Simply put, he said, "It's time to crack the Brain Code."

Initially it sounded like he was going to talk about a spy novel. I leaned forward as I listened. Instead he was a researcher talking about brain research. "Most of what has been done in the past 50 years has been about how neurons work. While neurons only make up about 10 percent of the brain, 90 percent of the brain consists of other cells whose function are unclear at best. What is exciting is that now, with all our technological achievement, we can now look at the brain from a better vantage point. And as important, we can unite the scientific  community faster and more effectively.

Starmind has been successful in connecting smart people with other smart people to solve business problems. Now there is another project on the horizon.

Enter Mindfire. This is an organization offering a global invitation to join a revolution to become part of the new question askers. The core of Mindfire is to break down silos of thinking and unite great minds to unlock the underlying principles of human intelligence.

Whether you are an entrepreneur, educator, student, stay at home parent, philosopher, psychologist, whether you live off the grid or in a fancy home in a big city, you are welcome. What could be more exciting that helping to crack the Brain Code? This is where human intelligence sets out to trump fear.

We circled back to the drones. Pascal asked me what sounded like a Zen question. I give this to you to think about before you answer. "When drones can make decisions for themselves what type of legal status should they have?

5-Steps to (Re)Create Your Experience & (Re)Set the Tone

Both of my kids play school sports. I've sat through many a practice, game, qualifier, tournament, win, loss, tie, and a lot of things in between.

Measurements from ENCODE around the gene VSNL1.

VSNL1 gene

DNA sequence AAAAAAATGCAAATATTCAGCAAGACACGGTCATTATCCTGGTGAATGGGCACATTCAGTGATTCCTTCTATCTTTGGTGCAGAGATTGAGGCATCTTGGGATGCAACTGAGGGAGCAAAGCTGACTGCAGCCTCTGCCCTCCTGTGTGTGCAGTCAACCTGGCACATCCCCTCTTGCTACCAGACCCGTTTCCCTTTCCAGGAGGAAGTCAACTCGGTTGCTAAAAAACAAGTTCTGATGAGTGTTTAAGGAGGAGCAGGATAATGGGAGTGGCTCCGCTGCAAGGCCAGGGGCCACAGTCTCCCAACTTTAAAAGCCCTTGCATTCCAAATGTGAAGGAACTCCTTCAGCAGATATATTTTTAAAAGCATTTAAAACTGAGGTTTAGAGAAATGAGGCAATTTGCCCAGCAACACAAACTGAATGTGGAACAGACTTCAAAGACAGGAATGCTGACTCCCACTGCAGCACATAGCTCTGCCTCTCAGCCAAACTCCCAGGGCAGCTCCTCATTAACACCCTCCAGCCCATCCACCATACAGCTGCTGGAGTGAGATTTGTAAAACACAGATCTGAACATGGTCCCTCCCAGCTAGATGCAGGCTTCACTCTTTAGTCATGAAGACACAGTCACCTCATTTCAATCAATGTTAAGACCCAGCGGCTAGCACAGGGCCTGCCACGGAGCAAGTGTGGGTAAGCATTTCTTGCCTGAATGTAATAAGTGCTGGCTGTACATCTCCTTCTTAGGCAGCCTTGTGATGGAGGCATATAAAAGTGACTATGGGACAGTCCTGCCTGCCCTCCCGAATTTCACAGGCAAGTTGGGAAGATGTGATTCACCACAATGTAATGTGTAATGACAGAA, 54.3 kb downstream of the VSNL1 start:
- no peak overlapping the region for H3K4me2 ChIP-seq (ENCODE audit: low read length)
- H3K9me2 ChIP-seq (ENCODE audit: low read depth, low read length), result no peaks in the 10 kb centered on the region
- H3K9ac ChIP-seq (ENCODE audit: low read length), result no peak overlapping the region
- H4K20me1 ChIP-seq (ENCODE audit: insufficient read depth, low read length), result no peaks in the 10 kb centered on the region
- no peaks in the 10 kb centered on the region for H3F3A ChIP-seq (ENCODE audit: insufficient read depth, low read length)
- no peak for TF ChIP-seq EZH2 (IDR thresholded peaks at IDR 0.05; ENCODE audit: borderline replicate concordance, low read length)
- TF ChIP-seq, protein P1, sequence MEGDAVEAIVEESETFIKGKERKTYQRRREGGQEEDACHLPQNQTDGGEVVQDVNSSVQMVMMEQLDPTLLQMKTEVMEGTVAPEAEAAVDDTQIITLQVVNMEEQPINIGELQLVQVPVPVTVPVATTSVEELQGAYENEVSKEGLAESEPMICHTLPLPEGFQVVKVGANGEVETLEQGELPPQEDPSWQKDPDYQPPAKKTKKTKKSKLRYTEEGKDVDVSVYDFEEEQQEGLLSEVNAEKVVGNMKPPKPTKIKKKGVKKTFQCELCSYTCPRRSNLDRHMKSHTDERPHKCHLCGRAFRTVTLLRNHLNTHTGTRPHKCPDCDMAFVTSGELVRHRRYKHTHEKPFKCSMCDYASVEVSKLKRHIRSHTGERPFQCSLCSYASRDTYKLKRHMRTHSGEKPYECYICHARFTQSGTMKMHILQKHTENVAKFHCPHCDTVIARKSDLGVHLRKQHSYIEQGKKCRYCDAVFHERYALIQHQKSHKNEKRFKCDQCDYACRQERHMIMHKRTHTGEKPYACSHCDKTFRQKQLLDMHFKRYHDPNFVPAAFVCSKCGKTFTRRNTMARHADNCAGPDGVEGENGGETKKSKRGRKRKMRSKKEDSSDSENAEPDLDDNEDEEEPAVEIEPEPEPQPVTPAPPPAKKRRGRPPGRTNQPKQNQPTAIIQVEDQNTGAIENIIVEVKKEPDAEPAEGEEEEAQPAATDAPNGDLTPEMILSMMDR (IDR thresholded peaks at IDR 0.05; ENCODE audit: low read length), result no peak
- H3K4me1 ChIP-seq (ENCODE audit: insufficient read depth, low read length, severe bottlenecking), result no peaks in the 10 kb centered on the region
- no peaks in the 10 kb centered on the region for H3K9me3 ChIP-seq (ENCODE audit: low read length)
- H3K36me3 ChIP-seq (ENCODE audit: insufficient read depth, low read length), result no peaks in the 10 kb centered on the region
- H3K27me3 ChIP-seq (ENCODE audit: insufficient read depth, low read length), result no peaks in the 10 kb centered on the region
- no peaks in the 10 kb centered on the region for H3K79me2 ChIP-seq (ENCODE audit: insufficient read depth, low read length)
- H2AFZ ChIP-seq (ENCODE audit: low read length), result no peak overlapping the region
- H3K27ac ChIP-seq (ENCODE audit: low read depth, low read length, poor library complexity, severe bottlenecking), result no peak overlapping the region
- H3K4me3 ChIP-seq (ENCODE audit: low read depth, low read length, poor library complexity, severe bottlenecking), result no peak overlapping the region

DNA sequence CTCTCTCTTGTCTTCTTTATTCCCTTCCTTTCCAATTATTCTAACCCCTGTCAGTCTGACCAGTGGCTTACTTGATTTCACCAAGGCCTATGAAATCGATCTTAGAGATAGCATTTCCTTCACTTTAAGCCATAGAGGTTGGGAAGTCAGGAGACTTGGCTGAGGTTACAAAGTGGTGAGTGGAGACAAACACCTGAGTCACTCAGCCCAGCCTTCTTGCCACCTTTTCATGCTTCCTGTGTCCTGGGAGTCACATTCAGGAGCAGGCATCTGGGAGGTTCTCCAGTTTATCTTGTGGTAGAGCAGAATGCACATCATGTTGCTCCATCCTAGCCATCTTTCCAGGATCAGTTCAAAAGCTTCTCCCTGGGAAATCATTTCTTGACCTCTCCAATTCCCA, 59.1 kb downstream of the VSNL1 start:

In my experience, it's a beautiful thing to watch your babies (or anyone you care about), play their game. Tournaments, while beautiful, can also make for tedious, long, crazy-making days. In fact, as I type this, I am sitting in the gymnasium of a school, far from home, that my daughter and I got up for 2 hours earlier (on a Sunday), to drive to the middle of nowhere, to sit in a gym where we dig into the disorganized chaos that is the first tournament of the year. I find it exciting, adorable, exhausting, and irritating -- all at the same time.

And what's better than an extra 70 miles, chaos, and a bunch of screaming girls? No coffee allowed in the gym. At all. Nada. In fact, if you get caught with coffee or food, or even better spill it -- your team loses points. Despite the fact that I think this is a brilliant strategy on the organizers' part, as a parent who's been up since 4 a.m., with kids screaming and balls flying everywhere, and the tournament about 2 hours behind (best I can tell) -- I think this is one of the worst ideas ever. And the food situation? Well not only is there not food here, or allowed inside the gymnasium, there's no healthy food nearby, and due to my own assumptions and lack of forethought, I've not planned right. We're missing healthy food for the day. (Emergency nuts and protein bars in a bag shall only take a girl so far, especially with a hungry athlete.)